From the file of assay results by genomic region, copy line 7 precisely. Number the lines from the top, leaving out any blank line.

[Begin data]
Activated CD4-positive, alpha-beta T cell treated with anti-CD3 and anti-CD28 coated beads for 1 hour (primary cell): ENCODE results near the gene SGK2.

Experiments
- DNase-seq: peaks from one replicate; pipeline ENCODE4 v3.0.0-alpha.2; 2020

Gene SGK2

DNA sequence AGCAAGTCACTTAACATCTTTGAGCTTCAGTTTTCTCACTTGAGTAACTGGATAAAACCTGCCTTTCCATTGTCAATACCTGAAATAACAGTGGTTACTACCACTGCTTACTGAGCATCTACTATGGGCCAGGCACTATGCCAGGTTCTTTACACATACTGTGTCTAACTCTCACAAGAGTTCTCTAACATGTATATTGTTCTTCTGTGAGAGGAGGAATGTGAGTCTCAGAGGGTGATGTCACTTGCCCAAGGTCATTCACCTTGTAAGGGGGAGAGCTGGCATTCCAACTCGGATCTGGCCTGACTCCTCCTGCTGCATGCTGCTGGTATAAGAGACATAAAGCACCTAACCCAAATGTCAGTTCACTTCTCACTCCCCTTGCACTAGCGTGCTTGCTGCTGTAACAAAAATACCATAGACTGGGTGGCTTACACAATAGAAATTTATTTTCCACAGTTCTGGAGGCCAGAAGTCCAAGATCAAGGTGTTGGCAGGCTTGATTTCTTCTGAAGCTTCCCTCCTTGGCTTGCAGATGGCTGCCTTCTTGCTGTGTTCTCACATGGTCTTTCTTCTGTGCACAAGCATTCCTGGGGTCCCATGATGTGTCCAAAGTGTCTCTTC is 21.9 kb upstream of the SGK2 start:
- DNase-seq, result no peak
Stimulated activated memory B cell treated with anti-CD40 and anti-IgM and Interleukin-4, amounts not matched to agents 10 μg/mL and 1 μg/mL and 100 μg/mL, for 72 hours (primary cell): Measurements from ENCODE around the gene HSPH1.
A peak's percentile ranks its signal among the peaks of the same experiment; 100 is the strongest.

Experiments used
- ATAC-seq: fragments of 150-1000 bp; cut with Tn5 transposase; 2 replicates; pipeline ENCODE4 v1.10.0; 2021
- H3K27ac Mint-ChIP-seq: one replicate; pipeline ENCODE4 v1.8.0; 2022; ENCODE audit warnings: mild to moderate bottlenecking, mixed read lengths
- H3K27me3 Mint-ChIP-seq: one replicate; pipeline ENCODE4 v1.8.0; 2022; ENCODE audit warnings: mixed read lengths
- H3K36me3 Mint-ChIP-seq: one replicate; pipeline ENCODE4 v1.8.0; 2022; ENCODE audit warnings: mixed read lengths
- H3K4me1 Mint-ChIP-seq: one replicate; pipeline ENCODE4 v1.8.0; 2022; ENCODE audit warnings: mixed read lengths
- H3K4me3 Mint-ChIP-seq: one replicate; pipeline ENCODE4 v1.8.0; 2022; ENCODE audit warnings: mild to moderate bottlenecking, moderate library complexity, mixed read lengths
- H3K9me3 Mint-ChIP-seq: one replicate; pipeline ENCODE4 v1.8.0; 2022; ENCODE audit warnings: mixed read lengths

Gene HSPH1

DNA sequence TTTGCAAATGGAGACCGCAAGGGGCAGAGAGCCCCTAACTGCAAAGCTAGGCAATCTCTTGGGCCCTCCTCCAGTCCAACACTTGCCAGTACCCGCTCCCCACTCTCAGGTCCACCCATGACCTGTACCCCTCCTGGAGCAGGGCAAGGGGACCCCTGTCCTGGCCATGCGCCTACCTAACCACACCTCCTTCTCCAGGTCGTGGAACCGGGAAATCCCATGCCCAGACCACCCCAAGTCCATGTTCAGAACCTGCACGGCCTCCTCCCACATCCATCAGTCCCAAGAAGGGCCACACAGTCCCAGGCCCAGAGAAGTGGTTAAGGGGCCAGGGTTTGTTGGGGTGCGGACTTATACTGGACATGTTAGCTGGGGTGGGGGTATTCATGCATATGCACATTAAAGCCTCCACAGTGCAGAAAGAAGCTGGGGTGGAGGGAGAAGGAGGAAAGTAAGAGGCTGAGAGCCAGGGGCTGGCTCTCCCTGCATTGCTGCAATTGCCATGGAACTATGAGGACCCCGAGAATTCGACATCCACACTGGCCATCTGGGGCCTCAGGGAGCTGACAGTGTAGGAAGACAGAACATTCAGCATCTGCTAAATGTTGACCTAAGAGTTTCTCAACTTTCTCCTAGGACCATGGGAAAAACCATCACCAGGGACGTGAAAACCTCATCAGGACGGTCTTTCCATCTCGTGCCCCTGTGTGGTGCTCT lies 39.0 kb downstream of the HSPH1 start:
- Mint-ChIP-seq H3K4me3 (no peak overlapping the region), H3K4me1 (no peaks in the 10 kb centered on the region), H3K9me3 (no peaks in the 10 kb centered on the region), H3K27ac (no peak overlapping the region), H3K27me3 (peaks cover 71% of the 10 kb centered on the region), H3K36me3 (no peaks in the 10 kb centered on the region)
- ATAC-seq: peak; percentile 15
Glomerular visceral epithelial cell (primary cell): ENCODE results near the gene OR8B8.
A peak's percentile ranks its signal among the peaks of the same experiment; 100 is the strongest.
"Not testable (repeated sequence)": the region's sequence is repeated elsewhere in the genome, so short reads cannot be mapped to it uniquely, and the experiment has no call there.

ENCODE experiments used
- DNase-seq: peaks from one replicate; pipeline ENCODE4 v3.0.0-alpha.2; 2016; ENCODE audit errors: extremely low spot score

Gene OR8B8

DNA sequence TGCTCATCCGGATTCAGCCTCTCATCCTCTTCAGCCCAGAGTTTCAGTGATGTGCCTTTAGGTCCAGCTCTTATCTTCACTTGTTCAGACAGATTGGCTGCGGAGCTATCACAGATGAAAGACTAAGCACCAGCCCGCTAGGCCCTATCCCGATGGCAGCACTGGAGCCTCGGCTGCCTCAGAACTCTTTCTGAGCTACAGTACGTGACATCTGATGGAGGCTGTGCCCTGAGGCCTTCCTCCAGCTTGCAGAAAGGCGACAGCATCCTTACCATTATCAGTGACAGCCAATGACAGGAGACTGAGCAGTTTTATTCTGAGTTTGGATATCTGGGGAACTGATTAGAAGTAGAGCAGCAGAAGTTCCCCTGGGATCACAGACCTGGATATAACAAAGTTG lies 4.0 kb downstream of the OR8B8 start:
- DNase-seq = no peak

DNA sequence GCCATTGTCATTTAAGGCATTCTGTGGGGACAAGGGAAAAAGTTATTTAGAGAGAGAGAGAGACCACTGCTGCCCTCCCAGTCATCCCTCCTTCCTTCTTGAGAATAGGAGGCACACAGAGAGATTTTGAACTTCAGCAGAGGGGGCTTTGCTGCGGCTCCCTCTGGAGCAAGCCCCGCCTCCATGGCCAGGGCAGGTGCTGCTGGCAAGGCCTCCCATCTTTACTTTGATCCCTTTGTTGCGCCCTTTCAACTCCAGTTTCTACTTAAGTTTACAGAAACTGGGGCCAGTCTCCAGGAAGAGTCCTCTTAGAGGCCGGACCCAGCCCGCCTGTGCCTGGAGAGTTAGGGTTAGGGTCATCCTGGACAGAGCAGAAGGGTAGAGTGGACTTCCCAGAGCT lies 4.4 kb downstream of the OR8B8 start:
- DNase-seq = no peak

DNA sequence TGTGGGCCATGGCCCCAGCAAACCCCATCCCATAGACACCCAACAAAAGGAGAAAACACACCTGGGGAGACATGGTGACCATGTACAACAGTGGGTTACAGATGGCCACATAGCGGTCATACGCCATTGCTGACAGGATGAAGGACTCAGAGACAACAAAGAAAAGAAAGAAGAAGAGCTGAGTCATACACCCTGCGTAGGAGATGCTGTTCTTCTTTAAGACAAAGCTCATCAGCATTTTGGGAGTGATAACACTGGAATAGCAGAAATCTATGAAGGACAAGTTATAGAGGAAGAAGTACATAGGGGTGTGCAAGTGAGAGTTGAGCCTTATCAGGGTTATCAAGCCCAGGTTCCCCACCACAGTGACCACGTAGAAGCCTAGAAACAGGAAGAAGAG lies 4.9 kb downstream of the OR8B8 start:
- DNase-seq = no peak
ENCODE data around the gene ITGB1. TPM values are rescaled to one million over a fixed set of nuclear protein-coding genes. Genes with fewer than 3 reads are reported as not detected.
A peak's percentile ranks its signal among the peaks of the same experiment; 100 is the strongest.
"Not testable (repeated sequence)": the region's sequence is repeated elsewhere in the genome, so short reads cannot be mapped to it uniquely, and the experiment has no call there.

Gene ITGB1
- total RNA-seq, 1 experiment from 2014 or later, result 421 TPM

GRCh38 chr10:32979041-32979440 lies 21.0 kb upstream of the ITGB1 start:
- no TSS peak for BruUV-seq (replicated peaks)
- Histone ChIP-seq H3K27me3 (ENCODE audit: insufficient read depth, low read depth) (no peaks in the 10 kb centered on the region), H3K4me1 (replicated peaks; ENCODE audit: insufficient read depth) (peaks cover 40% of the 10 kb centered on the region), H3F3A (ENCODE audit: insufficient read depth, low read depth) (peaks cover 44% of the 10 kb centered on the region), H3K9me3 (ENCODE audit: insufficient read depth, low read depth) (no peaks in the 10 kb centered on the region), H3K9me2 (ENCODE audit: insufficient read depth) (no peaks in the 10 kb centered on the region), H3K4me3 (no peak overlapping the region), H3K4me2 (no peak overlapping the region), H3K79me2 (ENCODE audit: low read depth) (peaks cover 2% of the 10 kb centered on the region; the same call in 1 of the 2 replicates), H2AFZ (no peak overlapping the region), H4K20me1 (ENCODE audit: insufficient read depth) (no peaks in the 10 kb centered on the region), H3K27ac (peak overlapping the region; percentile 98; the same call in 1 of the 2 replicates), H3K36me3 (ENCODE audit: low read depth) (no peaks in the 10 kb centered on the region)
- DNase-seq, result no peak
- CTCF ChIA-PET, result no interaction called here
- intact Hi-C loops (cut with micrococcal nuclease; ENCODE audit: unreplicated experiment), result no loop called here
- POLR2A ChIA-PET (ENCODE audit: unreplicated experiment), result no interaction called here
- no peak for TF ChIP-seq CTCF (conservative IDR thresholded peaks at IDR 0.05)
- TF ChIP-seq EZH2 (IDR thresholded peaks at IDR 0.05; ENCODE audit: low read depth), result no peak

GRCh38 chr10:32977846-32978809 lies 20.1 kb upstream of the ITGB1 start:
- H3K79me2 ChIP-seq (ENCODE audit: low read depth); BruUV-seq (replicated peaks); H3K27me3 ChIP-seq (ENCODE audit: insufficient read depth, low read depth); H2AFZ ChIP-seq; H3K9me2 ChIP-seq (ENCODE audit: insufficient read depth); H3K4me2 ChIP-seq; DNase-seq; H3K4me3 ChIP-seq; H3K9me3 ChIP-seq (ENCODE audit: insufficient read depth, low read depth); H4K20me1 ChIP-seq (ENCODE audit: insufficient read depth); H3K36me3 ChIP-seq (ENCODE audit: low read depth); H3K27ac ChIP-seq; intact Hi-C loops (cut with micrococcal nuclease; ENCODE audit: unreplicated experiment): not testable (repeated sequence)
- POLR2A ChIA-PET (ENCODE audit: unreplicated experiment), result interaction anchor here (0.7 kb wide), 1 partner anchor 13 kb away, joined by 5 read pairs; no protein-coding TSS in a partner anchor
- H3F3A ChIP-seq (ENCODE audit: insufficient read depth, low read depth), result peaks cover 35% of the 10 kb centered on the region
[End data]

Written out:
Stimulated activated memory B cell treated with anti-CD40 and anti-IgM and Interleukin-4, amounts not matched to agents 10 μg/mL and 1 μg/mL and 100 μg/mL, for 72 hours (primary cell): Measurements from ENCODE around the gene HSPH1.